Virtual and augmented reality are two very intriguing markets with lots of potential. Meta, a company focusing on AR, is in the process of suing a former employee. Apparently, this person successfully stole some of the company’s trade secrets. That is never a smart decision and often results in court battles. Interestingly enough, the former employee started a new AR company. It is unclear if he used some of the trade secrets to establish this new company, though.
Stealing Augmented Reality Tech is Just Bad Business
It is not surprising a lot of people are not too happy with their current employer. That is only to be expected, as very few people find happiness in their job. Then again, being disgruntled with an employer and actively stealing proprietary technology are two very different things. For Zhangyi Zhong, those lines quickly blurred during his stint at AR company Meta. Apparently, he stole a lot of Meta’s trade secrets before leaving the company. Later on, he founded his own augmented reality company.
According to the court documents, meta is suing Zhong. That is not surprising, yet it appears he misappropriated technologies and relationships for his own company. Additionally, it appears Zhong used some manufacturing methods to create his own AR prototype. If these findings are indeed true, Zhong has made some very bad decisions, to say the least. He worked for Meta for sixteen months before departing and creating his own company called DreamWorld.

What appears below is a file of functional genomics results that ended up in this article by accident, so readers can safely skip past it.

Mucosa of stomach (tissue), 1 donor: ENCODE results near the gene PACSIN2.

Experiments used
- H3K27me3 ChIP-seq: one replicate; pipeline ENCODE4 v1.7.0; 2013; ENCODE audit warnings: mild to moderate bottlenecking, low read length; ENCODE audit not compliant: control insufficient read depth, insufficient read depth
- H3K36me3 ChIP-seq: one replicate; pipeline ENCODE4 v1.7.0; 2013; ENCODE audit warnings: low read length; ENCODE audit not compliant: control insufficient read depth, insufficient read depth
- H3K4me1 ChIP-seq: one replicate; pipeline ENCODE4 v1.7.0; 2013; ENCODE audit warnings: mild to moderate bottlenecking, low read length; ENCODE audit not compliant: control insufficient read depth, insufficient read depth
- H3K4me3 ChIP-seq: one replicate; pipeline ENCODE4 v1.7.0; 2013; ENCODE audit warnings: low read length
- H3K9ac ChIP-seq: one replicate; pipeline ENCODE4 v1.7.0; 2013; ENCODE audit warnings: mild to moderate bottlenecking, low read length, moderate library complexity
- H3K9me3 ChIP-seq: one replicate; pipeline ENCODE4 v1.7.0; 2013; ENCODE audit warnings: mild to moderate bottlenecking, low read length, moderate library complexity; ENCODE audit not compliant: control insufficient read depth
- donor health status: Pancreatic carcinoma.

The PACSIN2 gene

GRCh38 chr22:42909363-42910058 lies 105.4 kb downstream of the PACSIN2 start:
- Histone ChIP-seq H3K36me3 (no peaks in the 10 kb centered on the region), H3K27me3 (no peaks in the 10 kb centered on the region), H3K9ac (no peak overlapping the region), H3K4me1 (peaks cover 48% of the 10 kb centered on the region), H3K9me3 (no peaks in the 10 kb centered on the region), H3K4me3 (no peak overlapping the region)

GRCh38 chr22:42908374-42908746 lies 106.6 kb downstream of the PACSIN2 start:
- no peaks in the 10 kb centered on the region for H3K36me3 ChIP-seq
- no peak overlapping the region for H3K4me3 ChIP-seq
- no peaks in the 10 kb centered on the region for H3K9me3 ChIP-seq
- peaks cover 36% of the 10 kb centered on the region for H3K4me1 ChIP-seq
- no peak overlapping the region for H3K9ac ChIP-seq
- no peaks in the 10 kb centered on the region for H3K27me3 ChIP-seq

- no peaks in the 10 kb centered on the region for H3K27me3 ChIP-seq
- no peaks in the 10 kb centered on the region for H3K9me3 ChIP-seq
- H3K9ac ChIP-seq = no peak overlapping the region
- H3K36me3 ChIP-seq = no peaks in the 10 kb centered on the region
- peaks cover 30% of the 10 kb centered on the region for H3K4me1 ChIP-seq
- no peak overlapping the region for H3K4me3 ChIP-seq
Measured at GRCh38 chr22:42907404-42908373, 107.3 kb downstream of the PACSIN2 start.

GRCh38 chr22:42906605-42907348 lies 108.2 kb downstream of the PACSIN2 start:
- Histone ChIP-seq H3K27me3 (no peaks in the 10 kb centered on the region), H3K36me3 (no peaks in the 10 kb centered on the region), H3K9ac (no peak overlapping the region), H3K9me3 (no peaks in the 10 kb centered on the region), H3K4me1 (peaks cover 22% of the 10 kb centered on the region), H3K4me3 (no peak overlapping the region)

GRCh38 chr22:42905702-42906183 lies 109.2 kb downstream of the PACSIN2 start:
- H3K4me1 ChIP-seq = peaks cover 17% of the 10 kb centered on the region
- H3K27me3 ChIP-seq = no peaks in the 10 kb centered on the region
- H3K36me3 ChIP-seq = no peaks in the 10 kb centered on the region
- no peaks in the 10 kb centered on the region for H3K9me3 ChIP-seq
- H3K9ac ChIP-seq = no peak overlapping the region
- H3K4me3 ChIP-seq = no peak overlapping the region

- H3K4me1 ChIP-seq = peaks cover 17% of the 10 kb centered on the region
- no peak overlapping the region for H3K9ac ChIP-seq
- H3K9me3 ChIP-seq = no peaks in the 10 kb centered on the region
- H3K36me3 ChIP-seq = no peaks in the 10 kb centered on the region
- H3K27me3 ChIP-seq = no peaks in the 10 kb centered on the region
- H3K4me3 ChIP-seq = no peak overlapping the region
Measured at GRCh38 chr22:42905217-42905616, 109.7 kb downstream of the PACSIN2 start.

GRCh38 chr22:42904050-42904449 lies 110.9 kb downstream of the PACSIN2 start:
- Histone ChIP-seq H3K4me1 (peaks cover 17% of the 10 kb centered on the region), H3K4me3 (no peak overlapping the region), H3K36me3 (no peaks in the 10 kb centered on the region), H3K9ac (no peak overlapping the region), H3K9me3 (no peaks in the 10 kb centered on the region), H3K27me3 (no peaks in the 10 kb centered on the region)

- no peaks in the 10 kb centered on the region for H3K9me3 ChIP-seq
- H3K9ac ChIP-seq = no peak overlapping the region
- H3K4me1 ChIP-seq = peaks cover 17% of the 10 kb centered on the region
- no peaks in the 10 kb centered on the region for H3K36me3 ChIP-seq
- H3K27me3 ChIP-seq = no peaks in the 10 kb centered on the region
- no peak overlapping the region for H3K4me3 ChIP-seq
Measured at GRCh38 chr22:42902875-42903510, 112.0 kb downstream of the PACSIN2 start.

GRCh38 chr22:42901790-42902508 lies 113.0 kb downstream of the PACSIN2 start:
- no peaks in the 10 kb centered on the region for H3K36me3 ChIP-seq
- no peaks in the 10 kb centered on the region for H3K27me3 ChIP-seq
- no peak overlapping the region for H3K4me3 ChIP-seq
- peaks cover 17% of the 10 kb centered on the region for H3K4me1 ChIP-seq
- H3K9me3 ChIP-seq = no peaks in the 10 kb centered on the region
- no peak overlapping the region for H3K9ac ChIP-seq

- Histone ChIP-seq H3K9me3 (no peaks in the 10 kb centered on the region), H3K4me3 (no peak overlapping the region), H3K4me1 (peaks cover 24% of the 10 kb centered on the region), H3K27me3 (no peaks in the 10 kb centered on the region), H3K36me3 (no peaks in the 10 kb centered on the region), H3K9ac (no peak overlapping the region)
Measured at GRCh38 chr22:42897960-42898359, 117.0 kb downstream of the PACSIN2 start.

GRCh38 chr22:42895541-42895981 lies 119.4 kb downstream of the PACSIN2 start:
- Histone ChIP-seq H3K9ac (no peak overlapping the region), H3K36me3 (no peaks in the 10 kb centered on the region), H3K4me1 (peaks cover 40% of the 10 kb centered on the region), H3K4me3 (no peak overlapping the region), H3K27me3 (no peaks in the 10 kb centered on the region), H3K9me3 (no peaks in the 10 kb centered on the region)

It is worth noting Zhong was allegedly involved in the development of the Meta 2 AR headset. He also had access to manufacturers and proprietary research related to augmented reality. Leveraging these tools effectively allowed him to launch a competing company and product. Interestingly enough, the DreamWorld DreamGlass AR headset costs about one-third of the Meta 2 headset. All of this points to more than just coincidence, to say the least.
It will be interesting to see how this court case will play out over the coming months. Augmented reality is a very competitive market, and it is not unlikely we will see different companies using similar technology to achieve their goal. That does not have to be a bad thing, as long as there is no theft of proprietary technology and information. Rest assured this is not the last court case of this magnitude we will see.
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